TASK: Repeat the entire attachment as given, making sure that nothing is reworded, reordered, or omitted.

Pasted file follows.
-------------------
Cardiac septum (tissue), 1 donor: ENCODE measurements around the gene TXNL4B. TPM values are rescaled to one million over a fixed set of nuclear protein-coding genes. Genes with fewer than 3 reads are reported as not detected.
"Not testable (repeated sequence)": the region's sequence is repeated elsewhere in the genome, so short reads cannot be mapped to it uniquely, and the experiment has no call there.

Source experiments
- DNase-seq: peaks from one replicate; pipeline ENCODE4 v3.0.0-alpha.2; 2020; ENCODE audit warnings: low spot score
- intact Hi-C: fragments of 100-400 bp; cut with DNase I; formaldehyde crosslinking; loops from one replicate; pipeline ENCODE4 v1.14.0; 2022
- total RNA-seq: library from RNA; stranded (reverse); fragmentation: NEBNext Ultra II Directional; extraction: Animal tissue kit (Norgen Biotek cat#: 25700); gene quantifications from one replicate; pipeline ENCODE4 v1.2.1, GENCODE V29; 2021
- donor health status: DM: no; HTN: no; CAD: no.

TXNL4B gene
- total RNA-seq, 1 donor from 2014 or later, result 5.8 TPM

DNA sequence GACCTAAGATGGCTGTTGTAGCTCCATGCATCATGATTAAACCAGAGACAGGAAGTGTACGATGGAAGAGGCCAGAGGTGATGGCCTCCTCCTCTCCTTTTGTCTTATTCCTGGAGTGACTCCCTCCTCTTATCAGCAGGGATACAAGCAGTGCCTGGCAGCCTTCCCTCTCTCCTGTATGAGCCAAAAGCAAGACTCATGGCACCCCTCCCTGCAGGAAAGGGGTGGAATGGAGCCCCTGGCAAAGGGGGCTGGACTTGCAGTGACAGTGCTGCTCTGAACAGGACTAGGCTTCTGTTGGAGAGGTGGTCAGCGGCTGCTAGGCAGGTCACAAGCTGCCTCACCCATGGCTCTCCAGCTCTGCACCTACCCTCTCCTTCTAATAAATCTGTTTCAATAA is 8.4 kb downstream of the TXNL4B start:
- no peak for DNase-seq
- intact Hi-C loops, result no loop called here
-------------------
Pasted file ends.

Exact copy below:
Cardiac septum (tissue), 1 donor: ENCODE measurements around the gene TXNL4B. TPM values are rescaled to one million over a fixed set of nuclear protein-coding genes. Genes with fewer than 3 reads are reported as not detected.
"Not testable (repeated sequence)": the region's sequence is repeated elsewhere in the genome, so short reads cannot be mapped to it uniquely, and the experiment has no call there.

Source experiments
- DNase-seq: peaks from one replicate; pipeline ENCODE4 v3.0.0-alpha.2; 2020; ENCODE audit warnings: low spot score
- intact Hi-C: fragments of 100-400 bp; cut with DNase I; formaldehyde crosslinking; loops from one replicate; pipeline ENCODE4 v1.14.0; 2022
- total RNA-seq: library from RNA; stranded (reverse); fragmentation: NEBNext Ultra II Directional; extraction: Animal tissue kit (Norgen Biotek cat#: 25700); gene quantifications from one replicate; pipeline ENCODE4 v1.2.1, GENCODE V29; 2021
- donor health status: DM: no; HTN: no; CAD: no.

TXNL4B gene
- total RNA-seq, 1 donor from 2014 or later, result 5.8 TPM

DNA sequence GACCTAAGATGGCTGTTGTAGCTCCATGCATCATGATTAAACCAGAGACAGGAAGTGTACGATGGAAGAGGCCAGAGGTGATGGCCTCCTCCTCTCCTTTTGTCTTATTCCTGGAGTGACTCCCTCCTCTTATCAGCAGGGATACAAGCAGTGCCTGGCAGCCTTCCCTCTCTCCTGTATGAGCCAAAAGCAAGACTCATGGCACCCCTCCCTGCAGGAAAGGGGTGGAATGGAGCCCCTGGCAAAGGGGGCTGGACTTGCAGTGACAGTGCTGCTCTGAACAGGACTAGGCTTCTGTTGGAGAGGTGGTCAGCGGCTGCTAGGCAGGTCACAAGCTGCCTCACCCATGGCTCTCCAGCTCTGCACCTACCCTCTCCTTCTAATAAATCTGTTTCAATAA is 8.4 kb downstream of the TXNL4B start:
- no peak for DNase-seq
- intact Hi-C loops, result no loop called here